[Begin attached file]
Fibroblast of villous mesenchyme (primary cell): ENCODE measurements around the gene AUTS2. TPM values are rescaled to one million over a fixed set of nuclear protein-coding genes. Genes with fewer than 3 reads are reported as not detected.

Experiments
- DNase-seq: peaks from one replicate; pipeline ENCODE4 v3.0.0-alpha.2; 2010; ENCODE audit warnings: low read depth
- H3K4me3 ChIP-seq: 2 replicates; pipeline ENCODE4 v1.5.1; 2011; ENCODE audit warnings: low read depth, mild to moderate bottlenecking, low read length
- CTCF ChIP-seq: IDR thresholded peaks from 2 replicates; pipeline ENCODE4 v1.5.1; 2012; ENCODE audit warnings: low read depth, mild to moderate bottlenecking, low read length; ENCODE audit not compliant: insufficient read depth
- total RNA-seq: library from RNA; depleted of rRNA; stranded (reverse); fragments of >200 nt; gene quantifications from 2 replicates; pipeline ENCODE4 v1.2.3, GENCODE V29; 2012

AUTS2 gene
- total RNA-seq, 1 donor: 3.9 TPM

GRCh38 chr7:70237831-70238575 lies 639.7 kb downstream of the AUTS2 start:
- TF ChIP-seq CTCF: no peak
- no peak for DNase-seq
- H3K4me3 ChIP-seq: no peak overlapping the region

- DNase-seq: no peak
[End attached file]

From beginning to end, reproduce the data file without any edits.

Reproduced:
Fibroblast of villous mesenchyme (primary cell): ENCODE measurements around the gene AUTS2. TPM values are rescaled to one million over a fixed set of nuclear protein-coding genes. Genes with fewer than 3 reads are reported as not detected.

Experiments
- DNase-seq: peaks from one replicate; pipeline ENCODE4 v3.0.0-alpha.2; 2010; ENCODE audit warnings: low read depth
- H3K4me3 ChIP-seq: 2 replicates; pipeline ENCODE4 v1.5.1; 2011; ENCODE audit warnings: low read depth, mild to moderate bottlenecking, low read length
- CTCF ChIP-seq: IDR thresholded peaks from 2 replicates; pipeline ENCODE4 v1.5.1; 2012; ENCODE audit warnings: low read depth, mild to moderate bottlenecking, low read length; ENCODE audit not compliant: insufficient read depth
- total RNA-seq: library from RNA; depleted of rRNA; stranded (reverse); fragments of >200 nt; gene quantifications from 2 replicates; pipeline ENCODE4 v1.2.3, GENCODE V29; 2012

AUTS2 gene
- total RNA-seq, 1 donor: 3.9 TPM

GRCh38 chr7:70237831-70238575 lies 639.7 kb downstream of the AUTS2 start:
- TF ChIP-seq CTCF: no peak
- no peak for DNase-seq
- H3K4me3 ChIP-seq: no peak overlapping the region

- DNase-seq: no peak